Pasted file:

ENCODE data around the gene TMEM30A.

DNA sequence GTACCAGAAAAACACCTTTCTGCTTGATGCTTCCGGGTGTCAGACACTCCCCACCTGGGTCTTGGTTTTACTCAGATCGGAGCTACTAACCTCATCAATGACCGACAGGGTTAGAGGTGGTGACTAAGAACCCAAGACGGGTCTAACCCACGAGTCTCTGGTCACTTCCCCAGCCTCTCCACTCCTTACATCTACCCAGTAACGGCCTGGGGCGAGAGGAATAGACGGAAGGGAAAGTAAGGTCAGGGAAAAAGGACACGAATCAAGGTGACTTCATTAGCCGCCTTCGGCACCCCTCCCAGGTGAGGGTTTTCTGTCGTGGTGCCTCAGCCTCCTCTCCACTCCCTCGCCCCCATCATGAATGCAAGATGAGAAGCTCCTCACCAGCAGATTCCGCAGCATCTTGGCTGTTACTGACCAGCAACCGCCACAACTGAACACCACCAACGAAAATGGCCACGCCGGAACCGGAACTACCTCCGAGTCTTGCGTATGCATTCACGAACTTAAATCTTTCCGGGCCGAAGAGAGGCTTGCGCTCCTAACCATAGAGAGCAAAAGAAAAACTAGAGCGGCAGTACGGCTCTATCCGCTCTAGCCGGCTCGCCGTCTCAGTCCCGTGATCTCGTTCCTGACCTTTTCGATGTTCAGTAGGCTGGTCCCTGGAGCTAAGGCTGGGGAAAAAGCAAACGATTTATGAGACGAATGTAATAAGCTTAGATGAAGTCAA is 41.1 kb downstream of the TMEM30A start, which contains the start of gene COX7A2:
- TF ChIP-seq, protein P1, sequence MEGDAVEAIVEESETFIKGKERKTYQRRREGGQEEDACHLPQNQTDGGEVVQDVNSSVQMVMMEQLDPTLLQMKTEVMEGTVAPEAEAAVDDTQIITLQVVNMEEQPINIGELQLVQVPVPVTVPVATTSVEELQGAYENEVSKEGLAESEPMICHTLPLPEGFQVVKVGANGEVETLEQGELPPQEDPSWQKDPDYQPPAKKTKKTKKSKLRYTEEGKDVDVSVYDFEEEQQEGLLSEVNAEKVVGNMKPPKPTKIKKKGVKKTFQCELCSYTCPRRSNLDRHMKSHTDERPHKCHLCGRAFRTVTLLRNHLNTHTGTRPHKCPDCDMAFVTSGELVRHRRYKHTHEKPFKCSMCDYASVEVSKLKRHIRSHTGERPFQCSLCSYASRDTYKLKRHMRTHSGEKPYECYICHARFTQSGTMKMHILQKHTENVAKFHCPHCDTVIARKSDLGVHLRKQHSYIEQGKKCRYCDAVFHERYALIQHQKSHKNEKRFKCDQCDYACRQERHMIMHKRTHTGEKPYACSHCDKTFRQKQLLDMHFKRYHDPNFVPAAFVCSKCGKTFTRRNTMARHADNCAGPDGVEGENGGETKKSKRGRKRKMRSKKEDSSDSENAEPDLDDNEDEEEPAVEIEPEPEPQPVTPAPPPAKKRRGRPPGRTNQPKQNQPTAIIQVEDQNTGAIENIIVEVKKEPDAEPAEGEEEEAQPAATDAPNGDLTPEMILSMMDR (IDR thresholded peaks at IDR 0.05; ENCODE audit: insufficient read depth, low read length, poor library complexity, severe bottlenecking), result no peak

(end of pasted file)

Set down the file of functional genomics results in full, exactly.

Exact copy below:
ENCODE data around the gene TMEM30A.

DNA sequence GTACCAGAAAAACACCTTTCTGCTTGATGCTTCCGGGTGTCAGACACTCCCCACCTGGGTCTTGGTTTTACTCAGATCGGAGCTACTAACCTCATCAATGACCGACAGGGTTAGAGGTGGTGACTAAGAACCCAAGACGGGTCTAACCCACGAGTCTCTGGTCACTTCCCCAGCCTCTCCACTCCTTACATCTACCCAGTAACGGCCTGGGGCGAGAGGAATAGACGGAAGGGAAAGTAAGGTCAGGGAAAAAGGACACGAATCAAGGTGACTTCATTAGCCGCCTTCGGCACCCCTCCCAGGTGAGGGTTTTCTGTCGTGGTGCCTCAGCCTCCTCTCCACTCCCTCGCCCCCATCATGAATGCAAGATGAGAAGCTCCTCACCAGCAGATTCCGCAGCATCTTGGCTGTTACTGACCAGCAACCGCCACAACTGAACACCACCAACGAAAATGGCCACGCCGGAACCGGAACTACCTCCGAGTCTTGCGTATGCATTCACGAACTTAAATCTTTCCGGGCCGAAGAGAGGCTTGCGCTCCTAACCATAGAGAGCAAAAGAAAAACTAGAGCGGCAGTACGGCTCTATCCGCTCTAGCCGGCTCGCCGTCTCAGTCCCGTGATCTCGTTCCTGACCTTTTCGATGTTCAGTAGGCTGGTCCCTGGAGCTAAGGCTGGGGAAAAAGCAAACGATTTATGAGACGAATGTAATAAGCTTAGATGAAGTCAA is 41.1 kb downstream of the TMEM30A start, which contains the start of gene COX7A2:
- TF ChIP-seq, protein P1, sequence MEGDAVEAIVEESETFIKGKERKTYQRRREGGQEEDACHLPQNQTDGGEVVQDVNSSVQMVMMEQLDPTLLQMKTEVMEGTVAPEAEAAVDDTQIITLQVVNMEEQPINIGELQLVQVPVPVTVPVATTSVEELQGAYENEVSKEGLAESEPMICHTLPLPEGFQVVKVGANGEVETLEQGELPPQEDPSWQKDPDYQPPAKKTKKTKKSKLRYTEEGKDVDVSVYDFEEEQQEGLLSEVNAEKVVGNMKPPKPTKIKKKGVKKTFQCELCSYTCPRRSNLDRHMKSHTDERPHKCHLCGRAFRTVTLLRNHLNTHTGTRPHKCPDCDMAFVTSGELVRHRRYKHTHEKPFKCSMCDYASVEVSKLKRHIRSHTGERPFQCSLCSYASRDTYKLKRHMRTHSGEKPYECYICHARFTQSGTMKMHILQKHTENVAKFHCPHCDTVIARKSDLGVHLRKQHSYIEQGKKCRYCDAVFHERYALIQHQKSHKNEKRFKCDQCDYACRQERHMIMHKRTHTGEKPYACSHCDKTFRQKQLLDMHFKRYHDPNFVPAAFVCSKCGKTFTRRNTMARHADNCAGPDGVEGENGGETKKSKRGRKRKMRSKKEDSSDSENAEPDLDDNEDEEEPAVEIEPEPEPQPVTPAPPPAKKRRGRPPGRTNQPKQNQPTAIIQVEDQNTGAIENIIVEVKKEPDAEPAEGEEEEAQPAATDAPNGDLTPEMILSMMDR (IDR thresholded peaks at IDR 0.05; ENCODE audit: insufficient read depth, low read length, poor library complexity, severe bottlenecking), result no peak